Given the amount of anxiety disorders in teens/really young adults, and even grade school kids seen today, I completely agree with it, and almost expected it. So I think definitely limiting it's use or monitoring it somehow is key. Hard to do obviously if parents are less technically savvy or on it themselves alot. Or as often the case, parents actually being scared/caving in to their kids today, driven by social pressure to. Are non-smartphones still an option? I.e. old flip phones with keypad texting?
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Sep 13, 2016
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borntohula wrote:
Nov 21st, 2017 2:47 pm
This is not an option for 90% of the public who are completely addicted.
Well, 24/7 access to smartphone is definitely not a critical need. It is a definitely an option, albeit a difficult one.
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Aug 15, 2015
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dsweetlou wrote:
Nov 6th, 2017 1:11 pm
At what age did you allow your kid to have a smartphone (including text, talk and data)?
What sort of restrictions did you put on their smartphone use?

Looking for advice before opening Pandora's box.
At an age where your kid can afford such device and the service fee attached to it.
If one cannot afford it, the restriction is pretty much there.

If your kid really wants it, the kid will work for it.

For example, my parents are against video games. They never bought us a game console or video games. However, my sibling would find ways to generate money to buy it. I just sat on the wagon.
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Oct 29, 2016
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I think the minimum age should be 15 year at least to allow a smartphone. But to be honest, it depends on the person and the other members of the family. I mean the nature and behavior of the family. It's hard to explain what I have in mind. I'm just gonna stop here.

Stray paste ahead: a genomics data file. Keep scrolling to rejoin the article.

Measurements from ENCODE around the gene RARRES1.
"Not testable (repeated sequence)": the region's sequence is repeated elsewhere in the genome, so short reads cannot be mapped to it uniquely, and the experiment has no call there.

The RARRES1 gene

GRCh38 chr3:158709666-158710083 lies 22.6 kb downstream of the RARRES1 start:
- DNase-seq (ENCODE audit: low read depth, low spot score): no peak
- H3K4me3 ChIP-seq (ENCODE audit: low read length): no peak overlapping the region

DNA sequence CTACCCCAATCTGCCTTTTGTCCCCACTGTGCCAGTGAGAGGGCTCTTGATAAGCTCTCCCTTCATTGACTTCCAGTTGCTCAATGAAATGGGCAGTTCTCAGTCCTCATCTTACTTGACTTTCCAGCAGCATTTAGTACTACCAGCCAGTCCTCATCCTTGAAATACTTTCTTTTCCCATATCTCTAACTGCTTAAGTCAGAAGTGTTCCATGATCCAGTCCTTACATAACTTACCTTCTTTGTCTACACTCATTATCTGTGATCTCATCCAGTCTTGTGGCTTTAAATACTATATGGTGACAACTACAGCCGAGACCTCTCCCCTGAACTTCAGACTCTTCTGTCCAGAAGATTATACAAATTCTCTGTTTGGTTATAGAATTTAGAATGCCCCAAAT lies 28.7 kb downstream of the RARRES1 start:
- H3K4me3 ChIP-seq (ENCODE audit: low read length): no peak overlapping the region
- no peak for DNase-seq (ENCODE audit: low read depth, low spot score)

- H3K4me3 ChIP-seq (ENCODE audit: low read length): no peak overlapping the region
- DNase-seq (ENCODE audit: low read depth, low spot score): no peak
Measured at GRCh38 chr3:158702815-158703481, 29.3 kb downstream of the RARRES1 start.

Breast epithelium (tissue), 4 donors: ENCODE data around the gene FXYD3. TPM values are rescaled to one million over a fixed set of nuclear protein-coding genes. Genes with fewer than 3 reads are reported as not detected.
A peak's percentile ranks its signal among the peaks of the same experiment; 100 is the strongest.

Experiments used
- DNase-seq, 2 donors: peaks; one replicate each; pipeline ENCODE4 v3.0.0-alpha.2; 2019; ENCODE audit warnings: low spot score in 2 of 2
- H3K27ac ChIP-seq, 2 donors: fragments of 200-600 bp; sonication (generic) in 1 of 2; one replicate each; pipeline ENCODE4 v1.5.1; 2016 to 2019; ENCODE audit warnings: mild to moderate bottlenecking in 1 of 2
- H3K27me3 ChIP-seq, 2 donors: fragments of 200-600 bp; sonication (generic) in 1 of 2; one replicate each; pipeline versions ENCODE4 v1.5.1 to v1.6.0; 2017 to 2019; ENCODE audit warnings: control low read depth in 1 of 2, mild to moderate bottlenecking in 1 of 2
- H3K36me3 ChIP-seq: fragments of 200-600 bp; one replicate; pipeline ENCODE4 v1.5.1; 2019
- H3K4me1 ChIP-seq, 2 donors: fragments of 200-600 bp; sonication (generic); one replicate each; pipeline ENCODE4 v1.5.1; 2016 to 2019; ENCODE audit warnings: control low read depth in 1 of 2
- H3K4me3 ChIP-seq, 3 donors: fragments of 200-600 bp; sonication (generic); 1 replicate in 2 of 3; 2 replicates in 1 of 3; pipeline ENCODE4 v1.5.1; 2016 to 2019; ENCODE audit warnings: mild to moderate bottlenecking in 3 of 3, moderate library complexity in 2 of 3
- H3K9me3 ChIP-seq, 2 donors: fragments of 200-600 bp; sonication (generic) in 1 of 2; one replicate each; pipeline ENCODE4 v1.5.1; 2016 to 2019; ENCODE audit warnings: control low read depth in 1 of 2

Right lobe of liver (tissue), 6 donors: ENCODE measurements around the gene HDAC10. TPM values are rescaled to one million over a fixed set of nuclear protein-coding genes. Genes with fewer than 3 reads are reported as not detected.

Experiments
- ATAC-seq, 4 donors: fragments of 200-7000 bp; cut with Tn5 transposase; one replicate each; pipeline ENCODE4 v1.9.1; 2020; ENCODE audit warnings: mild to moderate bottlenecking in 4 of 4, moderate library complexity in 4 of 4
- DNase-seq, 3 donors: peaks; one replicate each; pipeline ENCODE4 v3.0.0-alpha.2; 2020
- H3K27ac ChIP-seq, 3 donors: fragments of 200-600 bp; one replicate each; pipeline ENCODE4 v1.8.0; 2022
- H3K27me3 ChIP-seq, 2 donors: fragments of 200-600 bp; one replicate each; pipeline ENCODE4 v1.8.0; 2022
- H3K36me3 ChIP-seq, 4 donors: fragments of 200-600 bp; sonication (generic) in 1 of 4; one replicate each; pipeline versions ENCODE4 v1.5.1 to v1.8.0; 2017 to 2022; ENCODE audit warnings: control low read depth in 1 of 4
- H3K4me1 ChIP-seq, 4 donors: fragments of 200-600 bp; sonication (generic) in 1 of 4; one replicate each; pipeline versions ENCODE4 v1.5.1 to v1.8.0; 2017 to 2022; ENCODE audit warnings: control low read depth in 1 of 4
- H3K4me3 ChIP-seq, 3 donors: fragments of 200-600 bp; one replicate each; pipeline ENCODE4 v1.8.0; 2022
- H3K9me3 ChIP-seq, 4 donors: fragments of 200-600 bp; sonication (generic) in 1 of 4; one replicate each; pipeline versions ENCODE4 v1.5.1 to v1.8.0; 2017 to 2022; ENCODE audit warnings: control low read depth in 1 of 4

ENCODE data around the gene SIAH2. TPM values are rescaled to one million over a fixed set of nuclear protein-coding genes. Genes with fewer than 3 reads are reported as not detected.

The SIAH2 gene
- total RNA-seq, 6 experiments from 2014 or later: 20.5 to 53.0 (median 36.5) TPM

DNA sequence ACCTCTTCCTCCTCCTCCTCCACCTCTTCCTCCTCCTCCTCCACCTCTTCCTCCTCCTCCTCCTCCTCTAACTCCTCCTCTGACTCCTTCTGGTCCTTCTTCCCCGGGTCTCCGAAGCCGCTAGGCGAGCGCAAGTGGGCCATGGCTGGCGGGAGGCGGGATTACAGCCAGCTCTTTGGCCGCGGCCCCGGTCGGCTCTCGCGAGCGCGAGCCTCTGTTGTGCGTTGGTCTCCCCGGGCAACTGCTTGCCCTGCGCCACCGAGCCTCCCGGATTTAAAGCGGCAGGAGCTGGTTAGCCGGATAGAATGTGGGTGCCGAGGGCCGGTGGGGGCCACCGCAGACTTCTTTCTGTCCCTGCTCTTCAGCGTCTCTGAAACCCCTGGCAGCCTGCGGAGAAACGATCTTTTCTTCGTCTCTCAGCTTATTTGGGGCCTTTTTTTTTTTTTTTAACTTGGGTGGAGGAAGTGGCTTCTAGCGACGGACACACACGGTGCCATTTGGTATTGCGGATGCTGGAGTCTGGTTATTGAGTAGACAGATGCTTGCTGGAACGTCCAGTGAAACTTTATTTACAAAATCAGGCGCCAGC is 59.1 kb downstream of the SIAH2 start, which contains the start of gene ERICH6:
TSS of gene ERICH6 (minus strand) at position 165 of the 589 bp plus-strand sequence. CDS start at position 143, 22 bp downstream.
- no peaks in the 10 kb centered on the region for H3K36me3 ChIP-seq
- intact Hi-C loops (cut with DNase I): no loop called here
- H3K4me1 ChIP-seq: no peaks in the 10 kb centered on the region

Deal Addict
Jan 2, 2015
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We gave Our kids smartphone at a young age because of saftey reasons and a few other reasons, , despite the fact that I generally don’t like tech for kids. One positive we have seen so far at a younger age is because they are younger we are able to put many more controls and they are still willing to learn. I don’t know how many controls and lessons one can have at 15 or 16.

At 9 or 10, we set rules on when they can use it. As their friends start texting (it’s really bad for the girls) , each night I would go over the girl text message threads if we saw any thing inappropriate, teaching moments or if there was girl drama. Often it was something another kid would text (sometimes mine too) and we would go over the conversations and why people may have reacted the way they did. It’s been a great moments, and I have been able to help my child see a different view. I can’t imagine a 14+ allowing that to happen. Now, I don’tcheck very often unless she mentions something really weird or asks me. I think because we started tech earlier, it just seems normal for her to let me go over the stuff.
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Aug 13, 2012
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My parents got me Nokia 1100 when I was 12. Loved playing Snake.
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Oct 1, 2004
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For the ones that doesn’t get data, how do you track where they are? We were thinking of passing down my iPhone and keep track of the kids location through “find phone” feature.